Crystal Vision has recently added flexible security to its Indigo and Vision frames, with the ability to switch off services that are not required. Designed to make the control of the company’s SDI and IP cards more secure, it is now possible for a user to individually disable FTP, HTTP, SNMP, ASCII, SSH and the Statesman PC control software in order to prevent unwanted access to the frames. It is also possible to remove the Network Configuration, SNMP Configuration and Software Upgrade menus, should this be required.
Restricting access to the frames is particularly useful in large installations where many people have access to the control network and disgruntled staff are often considered the biggest security risk. The new feature was introduced following the request of a broadcaster who was making its control network accessible anywhere from within and outside the premises and therefore wanted to make it more secure and only available to those with authority to use it.
Explained Crystal Vision’s Managing Director, Philip Scofield: “With these changes our customers can further protect themselves from malicious attacks from people who have network access to the control and monitoring of Crystal Vision products – whether SDI or IP. As each service is individually enabled or disabled, the customer can make their own choice between security and flexibility of access.”
Crystal Vision offers two frame systems. The long-established Indigo frame system offers a choice of three frame sizes – 2RU, 1RU and desk top box – and the biggest range of products, including chroma keyers and a full range of SDI interface. FTP, HTTP, SNMP, ASCII and the Statesman software can be disabled on the Indigo frames. The forward-looking Vision frame system is aimed at those planning an IP installation or who want the most features on their SDI interface products. FTP, HTTP, SNMP, ASCII and SSH can be disabled on the 3RU Vision frame. The new security features are available with Indigo frame software V5.9 and Vision frame software V1.5.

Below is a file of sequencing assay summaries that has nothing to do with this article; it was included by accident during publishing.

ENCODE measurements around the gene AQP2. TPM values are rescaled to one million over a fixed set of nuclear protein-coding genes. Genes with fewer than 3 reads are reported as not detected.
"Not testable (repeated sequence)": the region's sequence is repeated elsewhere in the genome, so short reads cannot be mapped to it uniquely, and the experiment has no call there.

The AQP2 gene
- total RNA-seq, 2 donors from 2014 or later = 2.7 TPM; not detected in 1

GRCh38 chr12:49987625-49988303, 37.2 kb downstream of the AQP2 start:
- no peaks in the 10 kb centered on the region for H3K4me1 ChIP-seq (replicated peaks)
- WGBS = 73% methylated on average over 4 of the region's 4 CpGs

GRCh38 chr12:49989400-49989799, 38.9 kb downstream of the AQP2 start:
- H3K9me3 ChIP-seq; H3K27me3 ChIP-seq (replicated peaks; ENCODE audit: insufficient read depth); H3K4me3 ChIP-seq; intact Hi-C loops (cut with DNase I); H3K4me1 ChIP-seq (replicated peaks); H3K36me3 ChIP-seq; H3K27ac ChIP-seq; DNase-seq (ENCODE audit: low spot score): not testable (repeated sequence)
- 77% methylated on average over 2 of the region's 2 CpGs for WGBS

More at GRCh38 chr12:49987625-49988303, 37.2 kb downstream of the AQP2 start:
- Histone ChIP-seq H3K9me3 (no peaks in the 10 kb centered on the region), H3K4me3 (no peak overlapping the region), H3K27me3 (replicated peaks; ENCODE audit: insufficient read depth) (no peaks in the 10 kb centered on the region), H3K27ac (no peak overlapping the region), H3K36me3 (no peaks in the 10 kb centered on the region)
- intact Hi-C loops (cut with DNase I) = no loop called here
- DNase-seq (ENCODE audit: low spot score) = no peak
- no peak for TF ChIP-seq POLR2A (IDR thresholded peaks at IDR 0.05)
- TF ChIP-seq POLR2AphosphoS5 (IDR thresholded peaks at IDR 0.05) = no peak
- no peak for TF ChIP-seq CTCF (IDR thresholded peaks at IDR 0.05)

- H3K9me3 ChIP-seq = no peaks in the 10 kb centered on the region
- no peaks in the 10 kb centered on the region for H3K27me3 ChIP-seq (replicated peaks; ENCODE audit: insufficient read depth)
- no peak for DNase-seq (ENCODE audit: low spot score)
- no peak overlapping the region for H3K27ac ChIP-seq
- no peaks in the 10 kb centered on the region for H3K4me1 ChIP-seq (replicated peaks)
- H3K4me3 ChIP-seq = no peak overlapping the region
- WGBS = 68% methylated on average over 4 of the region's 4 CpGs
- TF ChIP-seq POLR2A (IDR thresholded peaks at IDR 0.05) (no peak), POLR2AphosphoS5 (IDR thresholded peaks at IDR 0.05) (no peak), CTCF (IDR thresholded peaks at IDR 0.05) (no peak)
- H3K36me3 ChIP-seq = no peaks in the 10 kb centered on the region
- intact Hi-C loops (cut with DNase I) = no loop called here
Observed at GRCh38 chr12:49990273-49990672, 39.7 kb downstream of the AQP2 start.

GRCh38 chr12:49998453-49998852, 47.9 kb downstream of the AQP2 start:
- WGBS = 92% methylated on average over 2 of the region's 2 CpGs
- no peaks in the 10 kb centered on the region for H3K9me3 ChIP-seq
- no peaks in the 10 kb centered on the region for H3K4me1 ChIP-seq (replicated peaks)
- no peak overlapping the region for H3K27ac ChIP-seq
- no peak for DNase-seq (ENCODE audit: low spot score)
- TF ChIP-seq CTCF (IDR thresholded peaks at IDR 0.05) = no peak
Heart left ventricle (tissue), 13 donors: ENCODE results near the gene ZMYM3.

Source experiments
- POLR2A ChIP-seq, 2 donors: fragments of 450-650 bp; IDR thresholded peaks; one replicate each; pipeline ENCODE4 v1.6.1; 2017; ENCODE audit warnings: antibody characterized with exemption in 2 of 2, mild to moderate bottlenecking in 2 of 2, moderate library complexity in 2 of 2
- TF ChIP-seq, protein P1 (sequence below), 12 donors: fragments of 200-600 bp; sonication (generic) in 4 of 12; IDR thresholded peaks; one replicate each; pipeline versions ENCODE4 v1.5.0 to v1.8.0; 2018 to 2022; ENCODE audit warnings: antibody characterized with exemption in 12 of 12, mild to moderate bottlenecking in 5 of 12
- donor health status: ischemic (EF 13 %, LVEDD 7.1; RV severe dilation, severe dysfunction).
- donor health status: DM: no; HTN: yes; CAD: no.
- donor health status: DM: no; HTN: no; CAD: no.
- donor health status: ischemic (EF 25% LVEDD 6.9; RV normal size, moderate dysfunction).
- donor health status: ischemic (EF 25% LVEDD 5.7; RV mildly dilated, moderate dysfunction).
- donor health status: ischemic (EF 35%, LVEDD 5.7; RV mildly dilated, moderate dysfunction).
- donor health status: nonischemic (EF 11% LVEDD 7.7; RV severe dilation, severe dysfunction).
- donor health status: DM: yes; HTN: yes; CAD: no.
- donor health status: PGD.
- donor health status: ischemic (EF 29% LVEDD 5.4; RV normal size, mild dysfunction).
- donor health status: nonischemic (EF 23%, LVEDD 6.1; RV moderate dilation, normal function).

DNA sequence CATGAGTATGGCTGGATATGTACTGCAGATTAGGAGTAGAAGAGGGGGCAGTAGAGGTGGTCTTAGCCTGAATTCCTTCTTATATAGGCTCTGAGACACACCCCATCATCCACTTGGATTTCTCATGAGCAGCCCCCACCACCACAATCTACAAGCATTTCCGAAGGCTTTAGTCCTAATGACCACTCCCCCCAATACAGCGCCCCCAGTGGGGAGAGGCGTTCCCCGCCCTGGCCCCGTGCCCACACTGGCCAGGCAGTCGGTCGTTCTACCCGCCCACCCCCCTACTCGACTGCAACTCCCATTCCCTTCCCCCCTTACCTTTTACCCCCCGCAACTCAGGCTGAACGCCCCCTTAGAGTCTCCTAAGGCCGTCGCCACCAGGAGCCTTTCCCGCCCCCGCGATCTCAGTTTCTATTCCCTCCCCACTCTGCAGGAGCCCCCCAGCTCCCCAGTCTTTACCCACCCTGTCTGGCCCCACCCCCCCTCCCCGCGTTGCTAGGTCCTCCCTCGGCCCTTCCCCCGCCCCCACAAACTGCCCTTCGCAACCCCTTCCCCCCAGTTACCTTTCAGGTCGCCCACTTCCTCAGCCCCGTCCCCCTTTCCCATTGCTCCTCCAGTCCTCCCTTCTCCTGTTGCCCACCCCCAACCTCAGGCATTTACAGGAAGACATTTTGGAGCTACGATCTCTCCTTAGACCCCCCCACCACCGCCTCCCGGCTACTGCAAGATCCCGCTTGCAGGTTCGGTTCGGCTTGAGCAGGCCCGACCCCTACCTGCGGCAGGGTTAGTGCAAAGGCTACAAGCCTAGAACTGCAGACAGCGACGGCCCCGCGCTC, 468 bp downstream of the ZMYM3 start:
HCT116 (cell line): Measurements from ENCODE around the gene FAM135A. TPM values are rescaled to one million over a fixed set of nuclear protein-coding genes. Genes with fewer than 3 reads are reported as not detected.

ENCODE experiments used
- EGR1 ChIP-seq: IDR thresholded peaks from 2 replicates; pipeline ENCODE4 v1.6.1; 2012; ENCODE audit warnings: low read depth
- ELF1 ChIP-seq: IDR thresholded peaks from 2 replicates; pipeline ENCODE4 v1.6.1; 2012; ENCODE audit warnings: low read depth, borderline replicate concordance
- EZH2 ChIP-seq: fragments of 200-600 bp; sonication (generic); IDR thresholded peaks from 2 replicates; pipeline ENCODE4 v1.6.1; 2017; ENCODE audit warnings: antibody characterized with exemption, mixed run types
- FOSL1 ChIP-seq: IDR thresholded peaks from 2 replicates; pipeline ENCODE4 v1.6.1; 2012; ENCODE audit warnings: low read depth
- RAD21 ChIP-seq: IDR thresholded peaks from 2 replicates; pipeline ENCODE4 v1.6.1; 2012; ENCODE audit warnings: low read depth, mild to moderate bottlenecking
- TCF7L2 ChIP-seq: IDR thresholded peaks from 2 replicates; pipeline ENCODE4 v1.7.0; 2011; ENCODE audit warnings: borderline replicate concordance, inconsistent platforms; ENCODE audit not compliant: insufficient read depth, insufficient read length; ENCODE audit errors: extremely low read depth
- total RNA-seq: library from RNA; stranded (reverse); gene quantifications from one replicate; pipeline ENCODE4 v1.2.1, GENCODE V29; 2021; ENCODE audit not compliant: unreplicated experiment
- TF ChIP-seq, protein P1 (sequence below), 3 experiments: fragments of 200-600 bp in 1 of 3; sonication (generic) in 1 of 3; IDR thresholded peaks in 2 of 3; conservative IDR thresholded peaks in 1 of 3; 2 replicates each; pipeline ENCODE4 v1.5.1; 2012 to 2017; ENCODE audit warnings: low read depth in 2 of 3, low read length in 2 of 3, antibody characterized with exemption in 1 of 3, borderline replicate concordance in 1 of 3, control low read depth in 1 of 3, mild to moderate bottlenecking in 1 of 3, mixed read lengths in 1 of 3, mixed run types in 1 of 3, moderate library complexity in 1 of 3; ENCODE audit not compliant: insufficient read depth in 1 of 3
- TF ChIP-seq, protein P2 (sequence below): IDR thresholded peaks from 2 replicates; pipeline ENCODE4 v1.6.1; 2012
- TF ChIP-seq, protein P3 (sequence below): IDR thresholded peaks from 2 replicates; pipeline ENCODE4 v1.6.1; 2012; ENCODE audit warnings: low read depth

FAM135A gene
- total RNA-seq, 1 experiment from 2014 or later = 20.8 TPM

Disabling unwanted services is straightforward. After requesting a password from Crystal Vision support, the operator needs to FTP into the control folder on the Crystal Vision frame where a number of files can be found, each dedicated to a service. To disable a service the file either needs to be removed or renamed, so that the frame cannot find it on boot up. Services can be restored by adding a removed file or restoring the original name.
Based at Whittlesford near Cambridge in the UK and with an office in the USA, Crystal Vision provides a full range of interface and keyers and helps people transition through a range of technologies – from SD to HD and from HD to IP.